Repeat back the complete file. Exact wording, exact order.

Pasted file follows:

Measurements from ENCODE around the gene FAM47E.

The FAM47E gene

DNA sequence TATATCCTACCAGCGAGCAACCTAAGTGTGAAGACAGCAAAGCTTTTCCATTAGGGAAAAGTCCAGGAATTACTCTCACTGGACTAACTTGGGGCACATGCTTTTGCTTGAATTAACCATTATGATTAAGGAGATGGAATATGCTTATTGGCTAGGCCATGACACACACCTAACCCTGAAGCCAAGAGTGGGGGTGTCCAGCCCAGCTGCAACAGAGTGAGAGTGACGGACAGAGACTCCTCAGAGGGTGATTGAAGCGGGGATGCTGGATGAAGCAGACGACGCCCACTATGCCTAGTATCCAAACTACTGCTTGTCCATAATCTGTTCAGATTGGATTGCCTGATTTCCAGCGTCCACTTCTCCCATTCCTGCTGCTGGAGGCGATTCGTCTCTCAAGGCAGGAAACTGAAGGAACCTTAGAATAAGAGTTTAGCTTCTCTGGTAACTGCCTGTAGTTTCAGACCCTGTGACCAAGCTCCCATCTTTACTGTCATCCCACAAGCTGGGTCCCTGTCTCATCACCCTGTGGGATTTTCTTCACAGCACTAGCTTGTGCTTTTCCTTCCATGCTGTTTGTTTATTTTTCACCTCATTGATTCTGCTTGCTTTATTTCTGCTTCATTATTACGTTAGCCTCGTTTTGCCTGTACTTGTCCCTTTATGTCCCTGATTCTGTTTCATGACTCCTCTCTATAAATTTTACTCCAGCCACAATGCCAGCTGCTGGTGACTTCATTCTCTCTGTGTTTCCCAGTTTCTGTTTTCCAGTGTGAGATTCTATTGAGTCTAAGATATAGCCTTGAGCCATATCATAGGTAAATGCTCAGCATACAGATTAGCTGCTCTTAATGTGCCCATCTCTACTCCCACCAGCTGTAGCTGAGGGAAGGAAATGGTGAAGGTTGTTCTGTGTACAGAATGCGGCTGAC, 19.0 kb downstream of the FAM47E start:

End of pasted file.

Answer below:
Measurements from ENCODE around the gene FAM47E.

The FAM47E gene

DNA sequence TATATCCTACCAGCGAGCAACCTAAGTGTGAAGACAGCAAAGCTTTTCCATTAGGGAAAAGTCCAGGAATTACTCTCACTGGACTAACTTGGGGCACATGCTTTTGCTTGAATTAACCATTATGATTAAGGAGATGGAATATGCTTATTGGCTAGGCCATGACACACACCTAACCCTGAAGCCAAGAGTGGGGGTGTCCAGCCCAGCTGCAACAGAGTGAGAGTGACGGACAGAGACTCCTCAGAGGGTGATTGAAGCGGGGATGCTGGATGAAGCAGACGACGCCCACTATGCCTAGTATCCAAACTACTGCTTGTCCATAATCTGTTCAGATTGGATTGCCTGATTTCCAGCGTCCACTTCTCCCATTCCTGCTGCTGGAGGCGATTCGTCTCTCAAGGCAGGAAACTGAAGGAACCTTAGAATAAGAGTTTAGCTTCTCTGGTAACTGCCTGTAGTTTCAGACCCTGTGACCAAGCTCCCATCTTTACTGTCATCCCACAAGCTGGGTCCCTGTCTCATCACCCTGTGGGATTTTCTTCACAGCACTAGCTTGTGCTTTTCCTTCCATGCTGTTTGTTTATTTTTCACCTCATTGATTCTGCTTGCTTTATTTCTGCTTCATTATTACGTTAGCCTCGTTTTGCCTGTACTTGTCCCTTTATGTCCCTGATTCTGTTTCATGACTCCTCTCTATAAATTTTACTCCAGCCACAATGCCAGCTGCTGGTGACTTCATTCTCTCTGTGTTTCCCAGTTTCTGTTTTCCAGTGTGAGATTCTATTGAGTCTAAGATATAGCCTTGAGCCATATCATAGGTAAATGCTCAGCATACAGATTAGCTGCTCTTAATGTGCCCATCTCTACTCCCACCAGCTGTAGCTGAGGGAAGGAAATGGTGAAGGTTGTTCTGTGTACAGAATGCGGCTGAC, 19.0 kb downstream of the FAM47E start: